Hundreds of music technologists will enter Boston Music Hack Day this weekend, and… okay, hundreds of technologists will leave, too. Before they do, they’ll spend an action-packed weekend at Microsoft’s aptly-named New England Research and Development Center (NERD) inventing, building, and presenting music apps, hardware hacks, and art projects. The official rules are simple:
“Music + software + hardware + art + the web. Anything goes as long as it’s music related.”
Mere mortals such as myself are often shocked by the pace of innovation these days, which is mostly due to the dedication, ingenuity and yes, occasionally genius of the coders and makers who build the technology we use every day. Music is no exception.
At Boston Music Hack Day on October 16th and 17th, you can literally see this innovation happen, either in person or through a live video stream. There’s even a T-shirt, courtesy of a crowdsourced design challenge.
So, what will you see? Lots of smart people building the next generation of smart music applications: everything from powerful listening tools you might use every day, to completely whimsical creations like The Swinger, created at San Francisco’s Music Hack Day, which famously enforced a swing beat on hits like Guns N’ Roses’ “Sweet Child O’ Mine” (as noted by Boing Boing and others):
Music Hack Days where technology enthusiasts gather to build both serious creations and off-the-wall apps like The Swinger have sprung up in many of the world’s tech hotspots since the first event was held in London last July. The previous Boston Music Hack Day drew over 350 software wizards, hardware tinkerers, and members of the press eager to witness the creation of new technologies.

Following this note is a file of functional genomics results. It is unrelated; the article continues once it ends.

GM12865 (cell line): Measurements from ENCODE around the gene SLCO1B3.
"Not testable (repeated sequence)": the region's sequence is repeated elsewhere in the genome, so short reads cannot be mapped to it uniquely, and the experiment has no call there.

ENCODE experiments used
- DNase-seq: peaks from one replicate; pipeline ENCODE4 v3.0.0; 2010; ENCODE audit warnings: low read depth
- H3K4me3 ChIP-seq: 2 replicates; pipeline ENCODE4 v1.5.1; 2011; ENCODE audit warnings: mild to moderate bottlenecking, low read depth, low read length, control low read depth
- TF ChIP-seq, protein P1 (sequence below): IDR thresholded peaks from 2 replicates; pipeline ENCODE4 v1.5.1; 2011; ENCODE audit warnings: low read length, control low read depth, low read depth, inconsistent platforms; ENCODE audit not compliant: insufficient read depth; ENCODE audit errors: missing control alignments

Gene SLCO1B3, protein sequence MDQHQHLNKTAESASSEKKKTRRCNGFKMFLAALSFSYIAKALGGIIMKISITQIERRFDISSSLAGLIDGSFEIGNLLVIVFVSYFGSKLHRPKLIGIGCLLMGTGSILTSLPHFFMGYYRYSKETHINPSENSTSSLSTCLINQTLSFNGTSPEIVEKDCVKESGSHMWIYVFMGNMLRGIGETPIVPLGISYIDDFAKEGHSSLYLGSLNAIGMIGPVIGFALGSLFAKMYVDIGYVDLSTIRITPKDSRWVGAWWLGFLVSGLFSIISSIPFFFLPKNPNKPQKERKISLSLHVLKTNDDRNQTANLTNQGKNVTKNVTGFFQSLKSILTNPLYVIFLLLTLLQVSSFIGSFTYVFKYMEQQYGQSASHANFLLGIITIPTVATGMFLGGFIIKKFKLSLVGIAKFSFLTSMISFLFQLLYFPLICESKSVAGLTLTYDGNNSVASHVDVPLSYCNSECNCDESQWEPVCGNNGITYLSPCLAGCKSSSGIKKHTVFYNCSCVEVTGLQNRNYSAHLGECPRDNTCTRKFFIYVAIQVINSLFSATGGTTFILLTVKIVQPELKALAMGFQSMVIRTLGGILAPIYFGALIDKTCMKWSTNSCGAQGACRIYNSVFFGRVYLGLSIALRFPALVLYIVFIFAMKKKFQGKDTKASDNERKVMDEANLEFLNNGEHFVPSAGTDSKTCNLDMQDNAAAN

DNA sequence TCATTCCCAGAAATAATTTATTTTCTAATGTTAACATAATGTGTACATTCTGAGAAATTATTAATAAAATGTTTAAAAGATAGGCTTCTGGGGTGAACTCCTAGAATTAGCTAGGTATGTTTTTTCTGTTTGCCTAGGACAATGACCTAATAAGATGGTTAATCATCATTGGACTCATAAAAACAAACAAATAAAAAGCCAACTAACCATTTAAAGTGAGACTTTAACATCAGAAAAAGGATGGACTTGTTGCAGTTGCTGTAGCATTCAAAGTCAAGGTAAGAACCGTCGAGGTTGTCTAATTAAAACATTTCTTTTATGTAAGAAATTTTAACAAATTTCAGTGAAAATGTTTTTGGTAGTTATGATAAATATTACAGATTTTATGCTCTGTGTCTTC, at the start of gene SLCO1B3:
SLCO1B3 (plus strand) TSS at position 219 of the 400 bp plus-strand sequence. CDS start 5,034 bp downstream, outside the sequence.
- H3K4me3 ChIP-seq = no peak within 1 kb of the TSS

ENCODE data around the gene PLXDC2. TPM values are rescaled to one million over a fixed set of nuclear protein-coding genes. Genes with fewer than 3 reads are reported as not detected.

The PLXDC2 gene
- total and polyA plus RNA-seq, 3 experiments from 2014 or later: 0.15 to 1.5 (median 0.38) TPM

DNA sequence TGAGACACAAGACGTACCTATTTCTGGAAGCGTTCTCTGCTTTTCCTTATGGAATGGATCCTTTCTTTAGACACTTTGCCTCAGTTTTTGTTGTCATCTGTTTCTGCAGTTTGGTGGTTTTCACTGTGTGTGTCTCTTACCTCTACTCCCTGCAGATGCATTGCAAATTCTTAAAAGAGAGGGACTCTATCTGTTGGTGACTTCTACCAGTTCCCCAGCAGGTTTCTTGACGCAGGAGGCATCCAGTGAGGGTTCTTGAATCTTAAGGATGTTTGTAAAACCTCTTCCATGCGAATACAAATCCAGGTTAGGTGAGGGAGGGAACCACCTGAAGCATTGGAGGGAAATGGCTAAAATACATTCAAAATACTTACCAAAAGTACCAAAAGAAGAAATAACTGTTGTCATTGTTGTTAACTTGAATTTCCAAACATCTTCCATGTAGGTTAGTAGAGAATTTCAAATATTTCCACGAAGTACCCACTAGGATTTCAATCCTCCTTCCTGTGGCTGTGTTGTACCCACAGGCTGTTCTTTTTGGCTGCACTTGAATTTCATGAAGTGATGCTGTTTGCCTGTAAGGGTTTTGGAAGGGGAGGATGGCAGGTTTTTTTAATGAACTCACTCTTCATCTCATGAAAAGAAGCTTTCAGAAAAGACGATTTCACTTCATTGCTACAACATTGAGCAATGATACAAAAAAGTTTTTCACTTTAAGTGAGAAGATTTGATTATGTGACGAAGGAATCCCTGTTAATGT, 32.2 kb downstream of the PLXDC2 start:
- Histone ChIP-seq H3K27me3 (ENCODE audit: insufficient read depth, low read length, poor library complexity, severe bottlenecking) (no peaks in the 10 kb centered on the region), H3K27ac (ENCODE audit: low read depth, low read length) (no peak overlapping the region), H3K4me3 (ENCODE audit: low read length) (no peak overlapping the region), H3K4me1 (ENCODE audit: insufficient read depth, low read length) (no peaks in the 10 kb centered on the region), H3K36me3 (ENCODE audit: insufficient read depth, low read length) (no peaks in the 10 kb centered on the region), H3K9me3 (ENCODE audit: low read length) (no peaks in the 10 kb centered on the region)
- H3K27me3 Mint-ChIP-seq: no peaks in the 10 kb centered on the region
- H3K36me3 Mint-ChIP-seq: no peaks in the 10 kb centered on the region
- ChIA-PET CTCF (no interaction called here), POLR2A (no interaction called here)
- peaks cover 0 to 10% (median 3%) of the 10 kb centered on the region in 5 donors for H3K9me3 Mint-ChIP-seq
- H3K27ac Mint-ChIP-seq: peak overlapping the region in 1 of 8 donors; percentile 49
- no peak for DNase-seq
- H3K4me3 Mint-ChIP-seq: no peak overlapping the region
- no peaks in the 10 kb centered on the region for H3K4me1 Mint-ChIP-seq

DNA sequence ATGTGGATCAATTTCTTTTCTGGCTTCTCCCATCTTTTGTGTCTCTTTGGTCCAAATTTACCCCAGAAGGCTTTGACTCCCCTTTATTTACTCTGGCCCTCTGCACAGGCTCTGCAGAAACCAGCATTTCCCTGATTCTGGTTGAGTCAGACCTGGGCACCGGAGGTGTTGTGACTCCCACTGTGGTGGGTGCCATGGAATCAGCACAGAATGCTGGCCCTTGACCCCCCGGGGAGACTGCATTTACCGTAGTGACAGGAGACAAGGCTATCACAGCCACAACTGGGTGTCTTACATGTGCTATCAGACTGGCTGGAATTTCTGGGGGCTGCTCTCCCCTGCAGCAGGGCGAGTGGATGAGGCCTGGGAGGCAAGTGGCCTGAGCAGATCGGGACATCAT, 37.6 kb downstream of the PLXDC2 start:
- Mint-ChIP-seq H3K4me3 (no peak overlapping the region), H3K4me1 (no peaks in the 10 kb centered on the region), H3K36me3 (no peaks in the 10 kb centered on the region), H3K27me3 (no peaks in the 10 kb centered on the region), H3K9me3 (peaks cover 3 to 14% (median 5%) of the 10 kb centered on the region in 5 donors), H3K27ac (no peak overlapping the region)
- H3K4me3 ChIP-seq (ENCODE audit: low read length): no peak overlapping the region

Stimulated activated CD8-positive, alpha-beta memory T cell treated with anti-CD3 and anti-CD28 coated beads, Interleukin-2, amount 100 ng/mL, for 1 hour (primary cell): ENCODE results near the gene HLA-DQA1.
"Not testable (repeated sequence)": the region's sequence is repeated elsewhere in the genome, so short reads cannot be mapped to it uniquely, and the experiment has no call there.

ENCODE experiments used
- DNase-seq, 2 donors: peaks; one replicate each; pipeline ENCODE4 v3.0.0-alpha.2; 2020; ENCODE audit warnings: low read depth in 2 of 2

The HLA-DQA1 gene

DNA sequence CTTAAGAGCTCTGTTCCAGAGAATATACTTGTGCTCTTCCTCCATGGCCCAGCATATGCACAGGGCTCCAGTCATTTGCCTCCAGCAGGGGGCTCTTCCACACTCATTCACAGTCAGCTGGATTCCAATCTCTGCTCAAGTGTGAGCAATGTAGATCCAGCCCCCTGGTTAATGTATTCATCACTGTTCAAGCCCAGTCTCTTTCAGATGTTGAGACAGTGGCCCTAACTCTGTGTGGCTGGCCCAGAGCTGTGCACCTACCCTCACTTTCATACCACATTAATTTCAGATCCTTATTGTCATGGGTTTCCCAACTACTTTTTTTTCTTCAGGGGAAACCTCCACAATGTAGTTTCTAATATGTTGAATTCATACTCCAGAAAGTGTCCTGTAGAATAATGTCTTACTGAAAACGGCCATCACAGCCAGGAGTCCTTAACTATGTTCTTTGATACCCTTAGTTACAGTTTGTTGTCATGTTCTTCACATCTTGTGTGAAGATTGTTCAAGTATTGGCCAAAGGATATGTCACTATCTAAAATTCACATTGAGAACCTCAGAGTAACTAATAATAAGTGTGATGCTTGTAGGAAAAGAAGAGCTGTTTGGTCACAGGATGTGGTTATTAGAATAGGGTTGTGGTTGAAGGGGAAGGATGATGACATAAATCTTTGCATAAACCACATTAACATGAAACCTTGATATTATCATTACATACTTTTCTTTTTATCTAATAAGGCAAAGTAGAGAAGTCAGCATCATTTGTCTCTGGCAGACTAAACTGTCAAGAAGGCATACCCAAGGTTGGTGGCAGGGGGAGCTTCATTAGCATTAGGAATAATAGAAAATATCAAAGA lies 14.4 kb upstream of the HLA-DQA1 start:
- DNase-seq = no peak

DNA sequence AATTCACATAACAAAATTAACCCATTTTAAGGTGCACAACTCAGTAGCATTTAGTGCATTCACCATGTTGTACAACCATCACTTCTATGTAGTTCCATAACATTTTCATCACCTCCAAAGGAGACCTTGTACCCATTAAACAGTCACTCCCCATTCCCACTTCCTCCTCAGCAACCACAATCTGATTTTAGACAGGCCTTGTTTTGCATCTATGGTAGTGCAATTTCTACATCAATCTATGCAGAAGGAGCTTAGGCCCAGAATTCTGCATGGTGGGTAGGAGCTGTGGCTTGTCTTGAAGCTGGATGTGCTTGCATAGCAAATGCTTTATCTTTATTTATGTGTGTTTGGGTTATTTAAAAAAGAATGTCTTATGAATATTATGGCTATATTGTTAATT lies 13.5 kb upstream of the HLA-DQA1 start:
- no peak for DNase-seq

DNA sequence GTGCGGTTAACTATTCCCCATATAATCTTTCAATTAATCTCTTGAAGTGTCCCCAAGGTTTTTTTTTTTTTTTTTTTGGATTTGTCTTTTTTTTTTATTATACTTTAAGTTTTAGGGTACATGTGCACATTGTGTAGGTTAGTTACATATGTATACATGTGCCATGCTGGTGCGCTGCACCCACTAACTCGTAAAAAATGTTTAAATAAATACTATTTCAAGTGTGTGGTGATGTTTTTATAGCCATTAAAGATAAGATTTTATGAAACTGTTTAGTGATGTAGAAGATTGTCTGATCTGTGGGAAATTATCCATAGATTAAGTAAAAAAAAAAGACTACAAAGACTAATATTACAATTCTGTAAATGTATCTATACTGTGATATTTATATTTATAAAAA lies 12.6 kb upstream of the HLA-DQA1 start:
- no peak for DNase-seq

On Saturday and Sunday, participants will build their ideas, with each team presenting their creations on Sunday evening in the hopes of winning a variety of prizes. Sponsors of the event include Collecta, extensions.fm, Microsoft NERD, MTV, Mozilla, MusiXMatch, SonicBids, SoundCloud, TicketFly and The Echo Nest, which publishes Evolver.fm.
(Read more about the relationship between Evolver.fm and The Echo Nest.)
We’re currently witnessing the dawn of another digital music revolution, as the media player migrates from hardware to software — more specifically, to web and mobile apps that apply powerful data APIs to innovative ideas that would never be feasible on a pure hardware level.
Hardware interfaces continue to be important — but because MP3 players can be code now, they have the potential to do a lot more than they could just a few years ago. I was there when Steve Jobs announced the iPod, but these days, even Steve Jobs knows apps are where the action is.
I’m not the only one looking forward to seeing this year’s creations in all their forms. Here’s that livestream link again — and, to whet your appetite, some more photos from last year’s event. Stay tuned throughout the weekend for more Boston Music Hack Day coverage; following that, we will return to our regularly nonscheduled programming.